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State set to spend 50% of UK GDP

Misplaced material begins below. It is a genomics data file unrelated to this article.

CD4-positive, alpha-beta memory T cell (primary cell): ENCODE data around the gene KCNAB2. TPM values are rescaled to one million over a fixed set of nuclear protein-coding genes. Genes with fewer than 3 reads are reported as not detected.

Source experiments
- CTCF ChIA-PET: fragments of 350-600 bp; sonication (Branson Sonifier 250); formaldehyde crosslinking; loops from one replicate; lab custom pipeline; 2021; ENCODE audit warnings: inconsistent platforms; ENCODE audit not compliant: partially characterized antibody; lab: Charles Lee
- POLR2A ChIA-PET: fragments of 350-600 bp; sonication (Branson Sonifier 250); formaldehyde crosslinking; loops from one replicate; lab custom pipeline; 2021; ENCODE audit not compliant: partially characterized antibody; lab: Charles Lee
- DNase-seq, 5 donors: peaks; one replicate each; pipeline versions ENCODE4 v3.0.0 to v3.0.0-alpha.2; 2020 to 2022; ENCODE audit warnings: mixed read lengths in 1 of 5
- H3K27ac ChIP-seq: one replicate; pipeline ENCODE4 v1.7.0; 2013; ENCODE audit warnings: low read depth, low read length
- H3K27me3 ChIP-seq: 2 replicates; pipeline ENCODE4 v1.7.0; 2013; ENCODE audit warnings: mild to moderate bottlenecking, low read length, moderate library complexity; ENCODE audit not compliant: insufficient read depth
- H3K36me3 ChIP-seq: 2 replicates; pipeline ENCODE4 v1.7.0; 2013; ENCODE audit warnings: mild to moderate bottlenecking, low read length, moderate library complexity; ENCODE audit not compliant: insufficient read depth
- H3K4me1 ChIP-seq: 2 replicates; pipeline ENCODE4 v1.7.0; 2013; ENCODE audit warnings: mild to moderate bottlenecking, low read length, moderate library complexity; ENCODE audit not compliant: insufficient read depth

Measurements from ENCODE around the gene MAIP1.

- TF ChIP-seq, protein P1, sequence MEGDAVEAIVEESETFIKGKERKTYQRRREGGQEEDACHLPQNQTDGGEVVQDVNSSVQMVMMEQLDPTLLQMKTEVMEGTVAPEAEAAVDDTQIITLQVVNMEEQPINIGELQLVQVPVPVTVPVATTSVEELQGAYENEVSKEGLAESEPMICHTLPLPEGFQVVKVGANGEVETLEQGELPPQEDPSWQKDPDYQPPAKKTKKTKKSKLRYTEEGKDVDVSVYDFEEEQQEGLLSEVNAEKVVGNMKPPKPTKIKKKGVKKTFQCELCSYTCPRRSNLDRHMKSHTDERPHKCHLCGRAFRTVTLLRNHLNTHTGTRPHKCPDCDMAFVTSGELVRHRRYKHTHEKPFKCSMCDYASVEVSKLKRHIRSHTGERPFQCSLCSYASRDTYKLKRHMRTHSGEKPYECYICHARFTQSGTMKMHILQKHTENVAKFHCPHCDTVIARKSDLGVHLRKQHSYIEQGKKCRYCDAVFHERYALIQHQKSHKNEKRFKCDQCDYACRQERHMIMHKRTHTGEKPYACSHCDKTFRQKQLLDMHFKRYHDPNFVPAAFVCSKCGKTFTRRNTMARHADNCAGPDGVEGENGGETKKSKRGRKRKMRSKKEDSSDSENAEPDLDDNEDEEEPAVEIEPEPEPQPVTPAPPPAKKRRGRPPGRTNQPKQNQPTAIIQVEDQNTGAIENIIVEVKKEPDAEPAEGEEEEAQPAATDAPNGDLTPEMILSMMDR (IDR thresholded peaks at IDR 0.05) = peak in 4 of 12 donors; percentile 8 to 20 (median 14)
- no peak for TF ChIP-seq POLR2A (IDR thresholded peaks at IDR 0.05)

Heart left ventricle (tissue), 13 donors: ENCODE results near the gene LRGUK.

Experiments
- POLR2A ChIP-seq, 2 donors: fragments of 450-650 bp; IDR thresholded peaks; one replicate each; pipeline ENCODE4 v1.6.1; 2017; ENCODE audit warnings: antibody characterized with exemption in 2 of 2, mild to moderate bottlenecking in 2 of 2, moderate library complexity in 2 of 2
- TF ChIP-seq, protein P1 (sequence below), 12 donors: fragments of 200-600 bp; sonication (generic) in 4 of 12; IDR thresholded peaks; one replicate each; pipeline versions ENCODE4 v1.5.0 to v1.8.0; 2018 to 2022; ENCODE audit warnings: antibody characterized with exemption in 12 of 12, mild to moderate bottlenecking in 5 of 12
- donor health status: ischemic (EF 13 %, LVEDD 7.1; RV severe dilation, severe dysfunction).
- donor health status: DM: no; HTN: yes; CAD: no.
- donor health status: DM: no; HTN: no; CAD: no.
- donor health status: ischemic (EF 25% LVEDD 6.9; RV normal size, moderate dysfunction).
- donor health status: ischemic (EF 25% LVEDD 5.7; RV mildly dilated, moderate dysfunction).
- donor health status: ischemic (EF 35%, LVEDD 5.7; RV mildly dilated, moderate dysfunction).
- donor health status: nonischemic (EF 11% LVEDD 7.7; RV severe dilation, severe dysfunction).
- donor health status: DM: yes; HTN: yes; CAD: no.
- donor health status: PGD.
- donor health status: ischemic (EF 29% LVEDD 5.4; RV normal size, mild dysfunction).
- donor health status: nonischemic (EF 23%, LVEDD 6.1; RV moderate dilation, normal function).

GOVERNMENT spending is set to account for half of Britain&rsquo;s GDP by next year, up from 41.1 per cent last year.<br /><br />While the South East has relatively low public spending, forecast to rise from 32.4 per cent of regional GDP in 2007-08 to 40 per cent next year, Northern Ireland and Wales&rsquo; state spending is expected to jump from 59.4 per cent and 57.5 per cent of GDP respectively to more than 69 per cent.<br /><br />To put those figures into context, government spending as a share of GDP in Cuba &ndash; a communist country &ndash; is set to fall to 60 per cent next year.<br /><br />The startling figures come from analysis of HM Treasury spending plans by the Centre for Economics and Business Research. In evidence submitted to the House of Lords, the consultancy calls for high-spending parts of the UK to reduce their levels of public spending as a share of GDP by around five per cent, to offset the amount they are being subsidised by lower spending parts of the country.<br /><br />&ldquo;Parts of the United Kingdom have become so dependent on the state that it is crowding out private enterprise making a private sector-led recovery even more difficult to achieve,&rdquo; says the report.<br /><br />The report follows a warning that Britain&rsquo;s national debt will quadruple from its current level of just over 50 per cent over the next four decades.